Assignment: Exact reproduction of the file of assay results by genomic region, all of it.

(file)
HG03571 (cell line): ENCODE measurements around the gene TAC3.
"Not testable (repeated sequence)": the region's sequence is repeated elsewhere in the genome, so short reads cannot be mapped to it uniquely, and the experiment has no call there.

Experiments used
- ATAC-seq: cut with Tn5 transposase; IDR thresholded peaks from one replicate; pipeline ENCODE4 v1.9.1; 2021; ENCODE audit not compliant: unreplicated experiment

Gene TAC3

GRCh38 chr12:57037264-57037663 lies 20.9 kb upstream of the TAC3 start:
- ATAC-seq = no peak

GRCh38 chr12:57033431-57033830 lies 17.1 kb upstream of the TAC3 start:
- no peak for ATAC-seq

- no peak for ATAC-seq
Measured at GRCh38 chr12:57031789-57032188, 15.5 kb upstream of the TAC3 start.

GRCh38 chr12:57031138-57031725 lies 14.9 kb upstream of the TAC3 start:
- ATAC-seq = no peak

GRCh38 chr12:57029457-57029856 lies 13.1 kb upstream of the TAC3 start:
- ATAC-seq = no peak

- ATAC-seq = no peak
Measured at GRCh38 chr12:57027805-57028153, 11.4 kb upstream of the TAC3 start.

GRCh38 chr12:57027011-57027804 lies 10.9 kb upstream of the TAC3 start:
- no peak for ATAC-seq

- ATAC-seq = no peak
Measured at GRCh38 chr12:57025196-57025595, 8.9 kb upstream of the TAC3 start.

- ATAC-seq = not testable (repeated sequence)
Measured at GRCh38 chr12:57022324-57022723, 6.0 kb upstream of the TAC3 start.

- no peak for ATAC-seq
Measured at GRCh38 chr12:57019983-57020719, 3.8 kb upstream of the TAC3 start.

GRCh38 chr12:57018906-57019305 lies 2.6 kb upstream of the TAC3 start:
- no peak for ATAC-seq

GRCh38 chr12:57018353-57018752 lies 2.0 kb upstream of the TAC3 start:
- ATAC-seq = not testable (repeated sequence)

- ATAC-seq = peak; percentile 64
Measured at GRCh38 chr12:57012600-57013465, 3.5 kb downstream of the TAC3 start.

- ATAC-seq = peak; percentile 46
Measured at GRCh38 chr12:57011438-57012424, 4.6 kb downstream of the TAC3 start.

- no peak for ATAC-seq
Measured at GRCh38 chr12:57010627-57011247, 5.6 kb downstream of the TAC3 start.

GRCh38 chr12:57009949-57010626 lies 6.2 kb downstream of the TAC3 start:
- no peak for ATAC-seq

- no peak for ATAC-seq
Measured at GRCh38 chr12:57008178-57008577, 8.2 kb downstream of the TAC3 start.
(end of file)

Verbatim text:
HG03571 (cell line): ENCODE measurements around the gene TAC3.
"Not testable (repeated sequence)": the region's sequence is repeated elsewhere in the genome, so short reads cannot be mapped to it uniquely, and the experiment has no call there.

Experiments used
- ATAC-seq: cut with Tn5 transposase; IDR thresholded peaks from one replicate; pipeline ENCODE4 v1.9.1; 2021; ENCODE audit not compliant: unreplicated experiment

Gene TAC3

GRCh38 chr12:57037264-57037663 lies 20.9 kb upstream of the TAC3 start:
- ATAC-seq = no peak

GRCh38 chr12:57033431-57033830 lies 17.1 kb upstream of the TAC3 start:
- no peak for ATAC-seq

- no peak for ATAC-seq
Measured at GRCh38 chr12:57031789-57032188, 15.5 kb upstream of the TAC3 start.

GRCh38 chr12:57031138-57031725 lies 14.9 kb upstream of the TAC3 start:
- ATAC-seq = no peak

GRCh38 chr12:57029457-57029856 lies 13.1 kb upstream of the TAC3 start:
- ATAC-seq = no peak

- ATAC-seq = no peak
Measured at GRCh38 chr12:57027805-57028153, 11.4 kb upstream of the TAC3 start.

GRCh38 chr12:57027011-57027804 lies 10.9 kb upstream of the TAC3 start:
- no peak for ATAC-seq

- ATAC-seq = no peak
Measured at GRCh38 chr12:57025196-57025595, 8.9 kb upstream of the TAC3 start.

- ATAC-seq = not testable (repeated sequence)
Measured at GRCh38 chr12:57022324-57022723, 6.0 kb upstream of the TAC3 start.

- no peak for ATAC-seq
Measured at GRCh38 chr12:57019983-57020719, 3.8 kb upstream of the TAC3 start.

GRCh38 chr12:57018906-57019305 lies 2.6 kb upstream of the TAC3 start:
- no peak for ATAC-seq

GRCh38 chr12:57018353-57018752 lies 2.0 kb upstream of the TAC3 start:
- ATAC-seq = not testable (repeated sequence)

- ATAC-seq = peak; percentile 64
Measured at GRCh38 chr12:57012600-57013465, 3.5 kb downstream of the TAC3 start.

- ATAC-seq = peak; percentile 46
Measured at GRCh38 chr12:57011438-57012424, 4.6 kb downstream of the TAC3 start.

- no peak for ATAC-seq
Measured at GRCh38 chr12:57010627-57011247, 5.6 kb downstream of the TAC3 start.

GRCh38 chr12:57009949-57010626 lies 6.2 kb downstream of the TAC3 start:
- no peak for ATAC-seq

- no peak for ATAC-seq
Measured at GRCh38 chr12:57008178-57008577, 8.2 kb downstream of the TAC3 start.